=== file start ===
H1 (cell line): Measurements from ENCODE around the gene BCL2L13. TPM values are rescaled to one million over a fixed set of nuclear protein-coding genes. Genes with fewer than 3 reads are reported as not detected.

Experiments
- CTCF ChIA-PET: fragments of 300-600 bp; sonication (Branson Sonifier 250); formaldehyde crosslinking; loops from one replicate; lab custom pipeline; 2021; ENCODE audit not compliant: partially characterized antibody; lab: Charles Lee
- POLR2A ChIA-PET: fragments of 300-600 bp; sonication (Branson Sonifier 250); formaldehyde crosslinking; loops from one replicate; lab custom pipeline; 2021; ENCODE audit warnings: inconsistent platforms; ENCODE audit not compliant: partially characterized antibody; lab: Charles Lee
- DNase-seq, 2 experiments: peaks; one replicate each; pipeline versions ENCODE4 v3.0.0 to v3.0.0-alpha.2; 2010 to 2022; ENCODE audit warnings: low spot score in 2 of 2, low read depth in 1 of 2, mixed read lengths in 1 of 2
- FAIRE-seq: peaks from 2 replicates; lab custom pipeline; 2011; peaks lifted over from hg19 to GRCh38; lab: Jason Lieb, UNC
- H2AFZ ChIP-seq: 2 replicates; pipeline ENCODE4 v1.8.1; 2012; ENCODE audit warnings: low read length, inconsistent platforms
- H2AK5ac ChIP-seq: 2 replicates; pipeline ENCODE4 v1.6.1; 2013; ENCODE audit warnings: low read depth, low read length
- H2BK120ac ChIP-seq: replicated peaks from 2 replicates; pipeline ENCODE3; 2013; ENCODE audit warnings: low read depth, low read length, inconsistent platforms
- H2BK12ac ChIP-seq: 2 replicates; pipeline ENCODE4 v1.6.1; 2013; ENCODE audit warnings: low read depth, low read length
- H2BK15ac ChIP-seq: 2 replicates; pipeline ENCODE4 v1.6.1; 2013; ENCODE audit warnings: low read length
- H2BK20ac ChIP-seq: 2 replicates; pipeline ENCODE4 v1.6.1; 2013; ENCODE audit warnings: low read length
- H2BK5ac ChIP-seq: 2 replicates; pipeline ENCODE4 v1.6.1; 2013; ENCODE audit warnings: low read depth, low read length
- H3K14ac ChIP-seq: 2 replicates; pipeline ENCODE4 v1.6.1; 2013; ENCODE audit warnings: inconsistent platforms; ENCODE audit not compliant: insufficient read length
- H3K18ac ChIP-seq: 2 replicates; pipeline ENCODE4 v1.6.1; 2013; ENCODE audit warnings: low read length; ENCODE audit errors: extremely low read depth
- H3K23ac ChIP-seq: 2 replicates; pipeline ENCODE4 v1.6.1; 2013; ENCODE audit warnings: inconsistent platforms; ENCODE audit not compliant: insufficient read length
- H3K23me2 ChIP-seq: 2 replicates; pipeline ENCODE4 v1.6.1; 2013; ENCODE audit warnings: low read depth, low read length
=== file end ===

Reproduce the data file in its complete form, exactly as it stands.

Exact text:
H1 (cell line): Measurements from ENCODE around the gene BCL2L13. TPM values are rescaled to one million over a fixed set of nuclear protein-coding genes. Genes with fewer than 3 reads are reported as not detected.

Experiments
- CTCF ChIA-PET: fragments of 300-600 bp; sonication (Branson Sonifier 250); formaldehyde crosslinking; loops from one replicate; lab custom pipeline; 2021; ENCODE audit not compliant: partially characterized antibody; lab: Charles Lee
- POLR2A ChIA-PET: fragments of 300-600 bp; sonication (Branson Sonifier 250); formaldehyde crosslinking; loops from one replicate; lab custom pipeline; 2021; ENCODE audit warnings: inconsistent platforms; ENCODE audit not compliant: partially characterized antibody; lab: Charles Lee
- DNase-seq, 2 experiments: peaks; one replicate each; pipeline versions ENCODE4 v3.0.0 to v3.0.0-alpha.2; 2010 to 2022; ENCODE audit warnings: low spot score in 2 of 2, low read depth in 1 of 2, mixed read lengths in 1 of 2
- FAIRE-seq: peaks from 2 replicates; lab custom pipeline; 2011; peaks lifted over from hg19 to GRCh38; lab: Jason Lieb, UNC
- H2AFZ ChIP-seq: 2 replicates; pipeline ENCODE4 v1.8.1; 2012; ENCODE audit warnings: low read length, inconsistent platforms
- H2AK5ac ChIP-seq: 2 replicates; pipeline ENCODE4 v1.6.1; 2013; ENCODE audit warnings: low read depth, low read length
- H2BK120ac ChIP-seq: replicated peaks from 2 replicates; pipeline ENCODE3; 2013; ENCODE audit warnings: low read depth, low read length, inconsistent platforms
- H2BK12ac ChIP-seq: 2 replicates; pipeline ENCODE4 v1.6.1; 2013; ENCODE audit warnings: low read depth, low read length
- H2BK15ac ChIP-seq: 2 replicates; pipeline ENCODE4 v1.6.1; 2013; ENCODE audit warnings: low read length
- H2BK20ac ChIP-seq: 2 replicates; pipeline ENCODE4 v1.6.1; 2013; ENCODE audit warnings: low read length
- H2BK5ac ChIP-seq: 2 replicates; pipeline ENCODE4 v1.6.1; 2013; ENCODE audit warnings: low read depth, low read length
- H3K14ac ChIP-seq: 2 replicates; pipeline ENCODE4 v1.6.1; 2013; ENCODE audit warnings: inconsistent platforms; ENCODE audit not compliant: insufficient read length
- H3K18ac ChIP-seq: 2 replicates; pipeline ENCODE4 v1.6.1; 2013; ENCODE audit warnings: low read length; ENCODE audit errors: extremely low read depth
- H3K23ac ChIP-seq: 2 replicates; pipeline ENCODE4 v1.6.1; 2013; ENCODE audit warnings: inconsistent platforms; ENCODE audit not compliant: insufficient read length
- H3K23me2 ChIP-seq: 2 replicates; pipeline ENCODE4 v1.6.1; 2013; ENCODE audit warnings: low read depth, low read length